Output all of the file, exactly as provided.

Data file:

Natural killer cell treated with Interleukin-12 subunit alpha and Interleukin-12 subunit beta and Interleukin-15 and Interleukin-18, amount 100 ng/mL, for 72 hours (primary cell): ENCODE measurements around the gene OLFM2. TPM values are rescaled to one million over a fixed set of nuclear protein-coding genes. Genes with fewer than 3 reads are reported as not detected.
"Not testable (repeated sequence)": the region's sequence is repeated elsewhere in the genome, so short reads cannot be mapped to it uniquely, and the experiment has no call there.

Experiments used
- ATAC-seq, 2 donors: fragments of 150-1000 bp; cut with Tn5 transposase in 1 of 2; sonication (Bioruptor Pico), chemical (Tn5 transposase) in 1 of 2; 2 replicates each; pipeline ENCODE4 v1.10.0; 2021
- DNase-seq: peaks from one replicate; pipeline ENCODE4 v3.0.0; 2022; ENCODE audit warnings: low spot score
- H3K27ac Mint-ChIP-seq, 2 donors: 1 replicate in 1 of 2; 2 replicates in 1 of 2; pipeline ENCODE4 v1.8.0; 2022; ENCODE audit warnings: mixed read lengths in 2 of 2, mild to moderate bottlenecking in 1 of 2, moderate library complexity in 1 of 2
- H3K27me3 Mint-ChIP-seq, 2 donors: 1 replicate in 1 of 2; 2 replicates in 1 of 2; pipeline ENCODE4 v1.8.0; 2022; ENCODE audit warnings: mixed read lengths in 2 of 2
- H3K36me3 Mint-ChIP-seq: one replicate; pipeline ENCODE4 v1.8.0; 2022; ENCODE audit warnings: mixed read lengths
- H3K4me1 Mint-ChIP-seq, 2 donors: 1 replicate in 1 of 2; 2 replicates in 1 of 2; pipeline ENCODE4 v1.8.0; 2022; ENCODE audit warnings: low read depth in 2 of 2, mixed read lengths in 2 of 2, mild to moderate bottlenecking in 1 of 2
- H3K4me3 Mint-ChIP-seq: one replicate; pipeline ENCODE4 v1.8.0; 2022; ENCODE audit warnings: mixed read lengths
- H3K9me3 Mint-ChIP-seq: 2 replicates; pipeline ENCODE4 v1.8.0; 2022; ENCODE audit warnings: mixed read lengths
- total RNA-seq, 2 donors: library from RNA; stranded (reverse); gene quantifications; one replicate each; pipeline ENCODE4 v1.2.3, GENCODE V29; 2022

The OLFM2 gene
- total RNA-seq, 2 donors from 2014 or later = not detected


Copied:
Natural killer cell treated with Interleukin-12 subunit alpha and Interleukin-12 subunit beta and Interleukin-15 and Interleukin-18, amount 100 ng/mL, for 72 hours (primary cell): ENCODE measurements around the gene OLFM2. TPM values are rescaled to one million over a fixed set of nuclear protein-coding genes. Genes with fewer than 3 reads are reported as not detected.
"Not testable (repeated sequence)": the region's sequence is repeated elsewhere in the genome, so short reads cannot be mapped to it uniquely, and the experiment has no call there.

Experiments used
- ATAC-seq, 2 donors: fragments of 150-1000 bp; cut with Tn5 transposase in 1 of 2; sonication (Bioruptor Pico), chemical (Tn5 transposase) in 1 of 2; 2 replicates each; pipeline ENCODE4 v1.10.0; 2021
- DNase-seq: peaks from one replicate; pipeline ENCODE4 v3.0.0; 2022; ENCODE audit warnings: low spot score
- H3K27ac Mint-ChIP-seq, 2 donors: 1 replicate in 1 of 2; 2 replicates in 1 of 2; pipeline ENCODE4 v1.8.0; 2022; ENCODE audit warnings: mixed read lengths in 2 of 2, mild to moderate bottlenecking in 1 of 2, moderate library complexity in 1 of 2
- H3K27me3 Mint-ChIP-seq, 2 donors: 1 replicate in 1 of 2; 2 replicates in 1 of 2; pipeline ENCODE4 v1.8.0; 2022; ENCODE audit warnings: mixed read lengths in 2 of 2
- H3K36me3 Mint-ChIP-seq: one replicate; pipeline ENCODE4 v1.8.0; 2022; ENCODE audit warnings: mixed read lengths
- H3K4me1 Mint-ChIP-seq, 2 donors: 1 replicate in 1 of 2; 2 replicates in 1 of 2; pipeline ENCODE4 v1.8.0; 2022; ENCODE audit warnings: low read depth in 2 of 2, mixed read lengths in 2 of 2, mild to moderate bottlenecking in 1 of 2
- H3K4me3 Mint-ChIP-seq: one replicate; pipeline ENCODE4 v1.8.0; 2022; ENCODE audit warnings: mixed read lengths
- H3K9me3 Mint-ChIP-seq: 2 replicates; pipeline ENCODE4 v1.8.0; 2022; ENCODE audit warnings: mixed read lengths
- total RNA-seq, 2 donors: library from RNA; stranded (reverse); gene quantifications; one replicate each; pipeline ENCODE4 v1.2.3, GENCODE V29; 2022

The OLFM2 gene
- total RNA-seq, 2 donors from 2014 or later = not detected